TORONTO—The scorching heat of summer leads to windows and shipping doors flung wide. But what happens when the cooler weather approaches? Without precautions, the season could bring ill employees, malfunctioning machinery and ebbing productivity.
“If the ventilation system has been deficient in any way, the problems don’t typically show up in the summer because they open bay doors,” said Mike Shaw, senior project manager with the emissions reduction and compliance group of consulting firm Pinchin Environmental Ltd. (Toronto).
Without the additional air from summer breezes, imbalances and defects in the ventilation, air make-up and supply systems quickly become apparent.
“A lot of industrial environments tend to operate under negative pressure because supply air needs to be conditioned or heated in the winter. Sometimes, companies take shortcuts and they put in a lot of exhaust, but they really don’t want to put in that tempered air supply because it’s a very significant operating cost,” Shaw said.
The situation can cause safety equipment such as fume hoods and capture systems to become air-starved and lose performance.
“What you see a lot in the metalworking industries is blue haze from welding or cutting fluids,” he said. “It’s actually a very fine particulate.”
Hazards more difficult to spot are volatile organic compounds from coatings, paints, printing chemicals and solvents, which can result in headaches and even vomiting in quantities surpassing occupational exposure limits, he added.
Another problem? The right equipment—in the wrong place. Shaw has noticed air supply systems creating cross drafts; and exhaust systems positioned too far away from operations due to obstacles such as cranes and hoists.
He’s also seen negligent maintenance and inspection of fans, dust collectors and thermal oxidizers—all leading to potential discomfort, and on the more serious end, illnesses.
“Absenteeism can be the result…If you’re not providing a reasonably comfortable environment then productivity is going to drop off and will affect morale as well.”
Whose responsibility is it?
That’s not to say manufacturers should become HVAC experts, but they have to take the lead with inspections and safety planning, added Christopher Liddy, occupational health and safety specialist with the Canadian Centre for Occupational Health & Safety (Hamilton).
“They have an obligation to take every reasonable precaution to ensure the safety of workers…and to follow up if there’s a complaint…inspect the HVAC system or have a competent person inspect it and ensure it’s maintained. Sometimes they will need professional expertise, whether it be an engineer or a maintenance company but there are things they can do themselves, such as training, identifying issues and knowing how to follow up.”
Staff can be trained to spot problems such as standing water, he said—a big culprit in the growth of mold, and illnesses such as Legionnaire’s Disease. Groups of employees with the same complaint—such as nausea or itchy eyes—should also raise a flag for supervisors.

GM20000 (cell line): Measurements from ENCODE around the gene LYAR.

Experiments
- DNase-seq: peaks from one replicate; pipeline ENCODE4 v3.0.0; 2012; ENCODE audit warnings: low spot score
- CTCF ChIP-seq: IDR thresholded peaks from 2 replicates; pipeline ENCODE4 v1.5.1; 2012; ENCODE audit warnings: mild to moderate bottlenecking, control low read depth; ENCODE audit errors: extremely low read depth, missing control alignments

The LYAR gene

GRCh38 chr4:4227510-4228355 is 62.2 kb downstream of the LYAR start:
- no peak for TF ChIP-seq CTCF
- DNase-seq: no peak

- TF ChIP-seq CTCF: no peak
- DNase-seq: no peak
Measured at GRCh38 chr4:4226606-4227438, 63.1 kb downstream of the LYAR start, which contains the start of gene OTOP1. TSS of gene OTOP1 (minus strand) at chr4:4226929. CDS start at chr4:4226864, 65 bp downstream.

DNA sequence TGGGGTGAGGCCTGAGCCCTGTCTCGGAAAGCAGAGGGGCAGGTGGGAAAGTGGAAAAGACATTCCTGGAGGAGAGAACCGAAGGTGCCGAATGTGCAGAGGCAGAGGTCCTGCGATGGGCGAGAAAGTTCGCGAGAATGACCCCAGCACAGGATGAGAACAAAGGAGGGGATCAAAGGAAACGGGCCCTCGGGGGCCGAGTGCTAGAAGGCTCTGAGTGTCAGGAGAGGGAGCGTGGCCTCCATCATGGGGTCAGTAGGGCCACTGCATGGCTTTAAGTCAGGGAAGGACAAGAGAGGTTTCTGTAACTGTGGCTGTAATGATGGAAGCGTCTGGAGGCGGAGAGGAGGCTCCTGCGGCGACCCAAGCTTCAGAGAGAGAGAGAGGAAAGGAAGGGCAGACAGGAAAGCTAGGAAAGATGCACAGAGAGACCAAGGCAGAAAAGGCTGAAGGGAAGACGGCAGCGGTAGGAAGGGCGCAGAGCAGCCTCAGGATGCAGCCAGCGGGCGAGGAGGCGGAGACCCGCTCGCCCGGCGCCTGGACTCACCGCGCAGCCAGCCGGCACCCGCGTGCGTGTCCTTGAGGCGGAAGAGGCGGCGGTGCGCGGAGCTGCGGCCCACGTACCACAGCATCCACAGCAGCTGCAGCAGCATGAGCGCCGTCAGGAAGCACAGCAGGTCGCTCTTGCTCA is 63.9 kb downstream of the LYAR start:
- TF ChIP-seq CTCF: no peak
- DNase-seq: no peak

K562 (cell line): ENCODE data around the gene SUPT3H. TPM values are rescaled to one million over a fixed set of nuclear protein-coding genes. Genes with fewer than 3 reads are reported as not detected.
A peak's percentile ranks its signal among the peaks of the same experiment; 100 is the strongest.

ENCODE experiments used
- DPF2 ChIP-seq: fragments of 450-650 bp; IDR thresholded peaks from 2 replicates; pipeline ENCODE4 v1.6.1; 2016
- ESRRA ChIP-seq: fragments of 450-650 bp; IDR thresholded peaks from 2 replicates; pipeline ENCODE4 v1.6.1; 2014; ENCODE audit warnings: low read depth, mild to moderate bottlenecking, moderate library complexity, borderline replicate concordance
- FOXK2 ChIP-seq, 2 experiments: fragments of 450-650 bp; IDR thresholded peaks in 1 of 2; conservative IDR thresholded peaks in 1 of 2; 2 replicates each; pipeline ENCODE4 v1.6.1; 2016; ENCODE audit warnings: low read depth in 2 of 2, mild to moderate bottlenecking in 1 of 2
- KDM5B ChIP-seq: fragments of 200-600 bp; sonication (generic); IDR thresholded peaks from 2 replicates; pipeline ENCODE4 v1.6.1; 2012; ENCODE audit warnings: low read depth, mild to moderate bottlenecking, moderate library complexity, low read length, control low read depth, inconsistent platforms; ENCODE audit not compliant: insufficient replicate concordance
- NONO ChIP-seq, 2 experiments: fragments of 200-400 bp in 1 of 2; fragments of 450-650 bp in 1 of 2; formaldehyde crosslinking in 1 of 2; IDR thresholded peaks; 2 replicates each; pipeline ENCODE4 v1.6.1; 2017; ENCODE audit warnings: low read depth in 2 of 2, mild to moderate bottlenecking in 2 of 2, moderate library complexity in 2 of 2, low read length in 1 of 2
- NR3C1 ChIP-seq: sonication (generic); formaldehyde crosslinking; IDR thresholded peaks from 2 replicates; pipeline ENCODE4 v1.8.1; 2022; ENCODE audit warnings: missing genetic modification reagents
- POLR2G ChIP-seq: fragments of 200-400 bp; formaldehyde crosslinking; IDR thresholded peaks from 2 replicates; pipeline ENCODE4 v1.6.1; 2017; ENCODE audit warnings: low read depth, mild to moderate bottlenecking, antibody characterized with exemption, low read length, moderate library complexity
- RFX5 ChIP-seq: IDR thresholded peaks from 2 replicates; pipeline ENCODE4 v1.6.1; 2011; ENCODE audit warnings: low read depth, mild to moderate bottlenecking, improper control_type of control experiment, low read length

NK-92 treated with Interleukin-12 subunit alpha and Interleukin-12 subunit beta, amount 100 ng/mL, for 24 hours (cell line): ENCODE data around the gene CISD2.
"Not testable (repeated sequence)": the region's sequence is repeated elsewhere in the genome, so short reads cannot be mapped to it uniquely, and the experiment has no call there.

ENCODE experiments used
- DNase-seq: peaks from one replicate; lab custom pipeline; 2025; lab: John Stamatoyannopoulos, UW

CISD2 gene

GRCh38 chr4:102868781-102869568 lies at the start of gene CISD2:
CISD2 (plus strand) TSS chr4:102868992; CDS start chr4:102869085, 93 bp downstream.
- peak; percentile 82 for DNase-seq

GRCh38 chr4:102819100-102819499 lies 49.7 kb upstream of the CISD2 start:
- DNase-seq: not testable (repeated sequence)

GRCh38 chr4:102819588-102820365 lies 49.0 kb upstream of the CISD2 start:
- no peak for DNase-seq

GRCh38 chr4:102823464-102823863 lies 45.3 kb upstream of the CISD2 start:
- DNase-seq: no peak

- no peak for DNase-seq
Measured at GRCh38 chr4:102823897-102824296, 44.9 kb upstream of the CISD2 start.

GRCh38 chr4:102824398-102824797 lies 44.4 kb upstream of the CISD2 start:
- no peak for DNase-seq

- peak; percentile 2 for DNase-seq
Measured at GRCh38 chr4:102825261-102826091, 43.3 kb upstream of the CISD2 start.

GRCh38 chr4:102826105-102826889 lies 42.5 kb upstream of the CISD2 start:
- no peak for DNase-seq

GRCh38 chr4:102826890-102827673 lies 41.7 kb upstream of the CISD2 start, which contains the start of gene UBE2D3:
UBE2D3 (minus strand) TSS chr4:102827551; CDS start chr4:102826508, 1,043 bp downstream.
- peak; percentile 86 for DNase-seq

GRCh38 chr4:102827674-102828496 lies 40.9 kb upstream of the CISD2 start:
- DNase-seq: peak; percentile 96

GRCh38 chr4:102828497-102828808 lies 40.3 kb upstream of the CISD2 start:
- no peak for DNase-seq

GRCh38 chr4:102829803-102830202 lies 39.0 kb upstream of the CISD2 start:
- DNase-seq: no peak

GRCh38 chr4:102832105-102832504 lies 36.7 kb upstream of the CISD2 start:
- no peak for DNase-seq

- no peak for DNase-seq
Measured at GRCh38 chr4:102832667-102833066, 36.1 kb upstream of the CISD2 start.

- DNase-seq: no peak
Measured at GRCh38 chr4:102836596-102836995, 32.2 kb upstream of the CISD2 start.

Despite the tendency of some manufacturers to depend on drafts from doors and windows, Liddy says it’s ill advised.
“Having windows and doors opened or closed shouldn’t be the mechanism they rely on for safety,” he says. “There are standards in place for various industries that set a minimum for mechanical ventilation.”
When considering air quality, manufacturers are often guided by their jurisdiction’s occupational exposure limits (OELs). Even with good compliance though, air-related issues can arise.
“They [OELs] are not necessarily going to protect every person,” said Donald Weekes, president of the Indoor Air Quality Association and partner with InAIR Environmental Ltd. in Ottawa.
“You’re going to have people that react to much lower levels…In some cases they may have a susceptibility to it because of their past exposure…Are you going to add respirators or some sort of ventilation, or are you going to do rotation of work? So plans have to be made that go beyond the regulations in that regard.”
Depending on the problem, equipment such as blowers or make-up systems might be required, to avoid pockets of low air supply in the plant, he said.
Neighbours can also be an issue at this time of year. Smaller shops in shared facilities may get complaints from nearby offices over chemical odours or fumes.
“It falls down onto the responsibility of the shop owner to make sure whatever they’re doing in that shop is not going to affect their neighbours or themselves. The ventilation is probably designed as one size fits all but of course it doesn’t,” Weekes said.
“Dedicated ventilation units may have to be installed to make sure [operations] are properly filtered and vented to the outside.”
He also advises manufacturers to watch the weather, to avoid turning on the heat too soon. Cranking up the heating system without anticipating a late warm spell could lead to thermal discomfort and overheated machinery, he added.
Good air quality can be a complex issue to tackle, but diligent inspection, maintenance and planning go a long way to heading off problems.
Useful info: CCOHS OSH answers: Indoor Air Quality